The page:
Shut Up & Sing March 6, 2007

First, on a happy/crafty note, I got to write something really fun for the Adorn blog yesterday, about Amy Karol‘s Mailorder and Tie One On projects. So here it is if you’d like to read it.

But today I feel that I need to write something political here, which I only do occasionally, and I hope it doesn’t alienate those who feel differently than I do. To fit it more neatly into my usual content and context, I’ll just say that I think music and film are ultimately very crafty, and that this is a review of sorts.

Shut Up & Sing

I watched the Dixie Chicks documentary “Shut Up & Sing” yesterday, which I thought was incredible — a compelling, all-access look at Natalie Maines’ comments on President Bush and the war in Iraq in 2003, and their aftermath. I can’t recommend it enough, no matter what your feelings on the decision to go to war may have been at the time, or are now. The right to free speech is so important and this film captures that struggle — when is it not worth it anymore? When your career is essentially ruined, when no radio station will play your songs? When you’re getting explicit death threats? Can you still stand by what you said in passing on stage during a concert, if it’s your personal belief? How strong are your convictions?

I was so impressed by the courage and strength these three women showed in the face of criticism, ridicule, and hatred after revealing that they didn’t support the war in those early days, from their tour arenas to their picket lines. The Senate hearing on why their music was systematically banned from every “Cumulus” radio station in the corporate chain was so riveting; I respected Gordon Smith (R-OR) even less than usual, and Barbara Boxer (D-CA) as much as ever.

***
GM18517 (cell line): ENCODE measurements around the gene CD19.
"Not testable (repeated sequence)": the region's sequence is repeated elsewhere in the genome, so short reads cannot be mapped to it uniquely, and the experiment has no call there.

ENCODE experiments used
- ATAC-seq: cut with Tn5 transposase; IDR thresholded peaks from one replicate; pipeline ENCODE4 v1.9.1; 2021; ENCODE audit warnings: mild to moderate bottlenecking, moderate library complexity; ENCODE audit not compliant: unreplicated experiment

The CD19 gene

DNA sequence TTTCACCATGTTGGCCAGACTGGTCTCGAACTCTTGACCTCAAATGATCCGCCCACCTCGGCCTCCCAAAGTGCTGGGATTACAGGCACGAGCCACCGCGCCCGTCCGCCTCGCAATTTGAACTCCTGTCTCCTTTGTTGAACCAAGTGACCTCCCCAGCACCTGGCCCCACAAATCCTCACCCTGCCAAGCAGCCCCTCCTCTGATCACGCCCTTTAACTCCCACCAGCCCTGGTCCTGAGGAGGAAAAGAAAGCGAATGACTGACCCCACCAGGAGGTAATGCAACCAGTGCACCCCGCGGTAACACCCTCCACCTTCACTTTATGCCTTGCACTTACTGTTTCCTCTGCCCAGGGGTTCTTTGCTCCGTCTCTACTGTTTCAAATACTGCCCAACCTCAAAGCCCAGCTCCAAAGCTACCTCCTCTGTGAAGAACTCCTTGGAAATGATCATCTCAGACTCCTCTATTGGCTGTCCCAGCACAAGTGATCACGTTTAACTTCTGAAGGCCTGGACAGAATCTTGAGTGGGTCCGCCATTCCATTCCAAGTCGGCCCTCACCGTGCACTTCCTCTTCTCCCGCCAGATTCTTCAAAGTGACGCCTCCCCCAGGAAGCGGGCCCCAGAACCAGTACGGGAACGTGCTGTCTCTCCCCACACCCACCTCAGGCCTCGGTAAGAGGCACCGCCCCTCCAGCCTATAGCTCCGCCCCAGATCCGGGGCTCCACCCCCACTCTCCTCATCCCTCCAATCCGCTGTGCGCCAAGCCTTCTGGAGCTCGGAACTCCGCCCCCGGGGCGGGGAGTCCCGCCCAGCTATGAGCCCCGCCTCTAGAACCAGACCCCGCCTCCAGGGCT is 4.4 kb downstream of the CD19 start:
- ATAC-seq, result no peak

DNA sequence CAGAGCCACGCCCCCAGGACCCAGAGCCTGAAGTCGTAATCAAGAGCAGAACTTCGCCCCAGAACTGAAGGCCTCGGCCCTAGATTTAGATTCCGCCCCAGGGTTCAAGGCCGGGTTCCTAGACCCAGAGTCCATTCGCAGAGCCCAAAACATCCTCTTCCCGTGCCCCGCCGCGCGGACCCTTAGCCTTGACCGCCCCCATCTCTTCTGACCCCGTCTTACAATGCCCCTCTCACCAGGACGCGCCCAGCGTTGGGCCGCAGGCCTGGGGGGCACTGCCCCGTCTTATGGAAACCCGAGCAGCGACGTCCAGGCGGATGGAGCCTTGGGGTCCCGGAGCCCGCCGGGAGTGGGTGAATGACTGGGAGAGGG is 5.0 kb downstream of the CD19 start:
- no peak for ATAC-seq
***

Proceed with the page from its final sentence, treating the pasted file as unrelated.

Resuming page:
I don’t get political very often over here, but today after reading the LA Times headlines (dozens of senseless deaths after a suicide bombing in an Iraqi book market, fear for his family propelling an Iraqi to a new life as an illegal immigrant in Europe, shamefully poor care for our war veterans at Walter Reed Hospital) I just felt drawn to write about these things — the film, yes, but the larger worldview too, unquestionably.

The fourth anniversary of the war is coming up (March 19th, to be exact) and I want to do something, to say something, to show that I think it is wrong. If there is anything going on in Los Angeles, I would love to know about it and participate. If there is anything creative you’re doing to protest, wherever you are, I would be honored to hear about that too. I so appreciated the support that people gave me in January when I organized my small fundraiser for United for Peace and Justice, and I would like to return the favor by giving my time and energy to something progressive and productive now.

Thank you for reading — it will be back to crafts tomorrow, I promise.

p.s. for a postscript to the documentary, check out the Dixie Chicks’ (five!) Grammy triumphs over on YouTube… love their live performance especially.

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